“A friend is one that knows you as you are, understands where you have been, accepts what you have become, and still, gently allows you to grow. ” (Shakespeare) Numerous people have different ways of saying what friendship is. It is common for people to label every person they are acquainted with as their friends. According to the Online Dictionary, a friend is a person attached to another by feelings of affection or personal regard. A friend can be defined as a strong bond with another person, a person you can always rely on, and someone who is always there.
One should always distinguish between good and bad friends. A person who is honest and sincere can prove to be a good friend. A good friend shares not only our joys, but also our sorrows. “The old proverb says, “A friend in need is a friend indeed. ” That is, friends help and share with each other. ” (Berndt 7-10) It’s always better to have someone to share your emotions with. A true friend always comes in handy during those times. A person will try to give you advice, solutions, or even a cure to try to make your situations better.
Some people would think that just because they were assisted by that person makes them obligated to be their friend, but in actuality, those are just acquaintances. “A friend is a person who helps you up when you are down. You may have many acquaintances, but you can have only a few true friends. A friend is someone who will continue being your friend even if you do something bad to him. He will adhere to you through thick and thin, through rain or shine. ” (Minot 154) A friend would share your pain with you, rather than try to heal it. When you hurt, so do they.
When you cry, your tears come out their eyes too. They would be able to just look at you and know exactly what’s going on without you having to say a single word. A friend would comfort you instead of trying to make things better all the time. We should take the time to actually think about whom, in our lives, cares about us and means the most to us. In some cases, a person’s “friend” would not even consider that person as a friend the same way they do. You think someone is a real, true friend, but they end up stabbing you in the back without you even knowing.
People get hurt when they are being deceived in that manner. We need to be more careful and watch who we call our friends. Some people do not comprehend and understand what the true meaning of a friend actually is. A friend would be there for you no matter what the circumstance. They would drop everything that they are doing just to come to your rescue. A true friend would be an unconditional buddy; someone who would be with you through thick and thin. An unconditional friend tells you when you are wrong, and when you are right.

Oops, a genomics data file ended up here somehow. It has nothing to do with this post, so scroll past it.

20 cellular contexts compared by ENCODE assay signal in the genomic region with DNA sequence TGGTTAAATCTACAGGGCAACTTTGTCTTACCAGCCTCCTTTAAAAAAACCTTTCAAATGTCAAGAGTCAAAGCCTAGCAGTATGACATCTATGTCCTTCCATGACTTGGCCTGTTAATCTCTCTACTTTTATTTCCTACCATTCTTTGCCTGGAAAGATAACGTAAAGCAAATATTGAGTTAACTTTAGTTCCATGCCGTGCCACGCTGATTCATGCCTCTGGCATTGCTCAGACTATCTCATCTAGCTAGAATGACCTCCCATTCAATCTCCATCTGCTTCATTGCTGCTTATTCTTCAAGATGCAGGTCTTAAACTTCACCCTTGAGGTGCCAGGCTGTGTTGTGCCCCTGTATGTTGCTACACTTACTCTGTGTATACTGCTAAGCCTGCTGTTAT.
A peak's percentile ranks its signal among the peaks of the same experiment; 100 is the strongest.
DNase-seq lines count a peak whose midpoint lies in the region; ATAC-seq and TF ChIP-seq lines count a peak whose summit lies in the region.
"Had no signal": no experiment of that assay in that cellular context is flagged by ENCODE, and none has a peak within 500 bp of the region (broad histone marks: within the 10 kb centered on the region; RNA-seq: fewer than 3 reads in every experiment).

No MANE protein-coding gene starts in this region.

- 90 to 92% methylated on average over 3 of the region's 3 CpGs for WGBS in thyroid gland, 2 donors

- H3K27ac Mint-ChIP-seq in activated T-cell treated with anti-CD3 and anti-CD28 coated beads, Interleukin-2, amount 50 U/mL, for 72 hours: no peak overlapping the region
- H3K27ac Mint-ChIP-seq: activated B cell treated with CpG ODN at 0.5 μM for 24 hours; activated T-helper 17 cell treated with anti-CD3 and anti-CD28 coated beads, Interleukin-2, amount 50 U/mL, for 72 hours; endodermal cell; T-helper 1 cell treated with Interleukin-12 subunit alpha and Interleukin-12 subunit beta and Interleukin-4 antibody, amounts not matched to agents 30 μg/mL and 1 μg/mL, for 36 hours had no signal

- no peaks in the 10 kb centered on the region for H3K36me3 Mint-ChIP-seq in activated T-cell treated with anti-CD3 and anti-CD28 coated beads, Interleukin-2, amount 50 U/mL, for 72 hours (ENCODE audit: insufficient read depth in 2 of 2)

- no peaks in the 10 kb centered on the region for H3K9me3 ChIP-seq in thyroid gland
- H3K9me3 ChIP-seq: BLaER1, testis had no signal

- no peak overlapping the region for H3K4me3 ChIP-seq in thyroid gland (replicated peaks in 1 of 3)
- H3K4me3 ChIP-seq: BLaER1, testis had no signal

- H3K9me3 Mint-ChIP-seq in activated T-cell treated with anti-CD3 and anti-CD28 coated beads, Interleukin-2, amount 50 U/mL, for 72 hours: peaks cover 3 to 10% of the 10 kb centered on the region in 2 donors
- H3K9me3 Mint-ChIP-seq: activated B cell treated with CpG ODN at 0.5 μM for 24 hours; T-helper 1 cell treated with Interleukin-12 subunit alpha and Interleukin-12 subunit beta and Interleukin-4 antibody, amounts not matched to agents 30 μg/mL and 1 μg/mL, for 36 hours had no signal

They say exactly what needs to be said regardless of being scared of hurting your feelings or not. Overall, there are friends for every occasion in your lifetime. There are some that tells you what you want to hear. This type of friend would never do anything to upset you, even if you are on the wrong path. They tend to have the same opinion on all issues, just to agree with everything that you are saying or doing. Friends like that come into the relationship with hidden agendas. Then there are friends that only come around when they want something. You only become important when it benefits them.
For instance, they would only come around when they need help or if have something that they want. You would be a true friend to them, but you do not get the same in return. When it came time for you needing a shoulder to cry on, they were nowhere to be found. In today’s world, a true friendship is hard to come by. It is beyond just being friendly with someone. “The chemistry of the dynamic -of how the two individuals think and feel and act when together- can create new value that forms part of the basis of the friendship. ” (Smith 265) A friendship is not just a bond, but a bond that is inseparable. True friendship is eternal and it should last a lifetime.
Berndt, Thomas J. “Friendship Quality and Social Development. ” Current Directions in Psychological Science 11. 1 (2002): 7-10. JSTOR. Database. 30 Oct 2012. <http://www. jstor. org/stable/20182753>. Minot, Walter S. “Friendship. ” College Composition and Communication 25. 2 (1974): 154. JSTOR. Database. 30 Oct 2012. <http://www. jstor. org/stable/357164>. Smith, Tara. “Egoistic Friendship. ” American Philosophical Quarterly 42. 4 (2005): 265. JSTOR. Database. 30 Oct 2012. <http://www. jstor. org/stable/20010211>.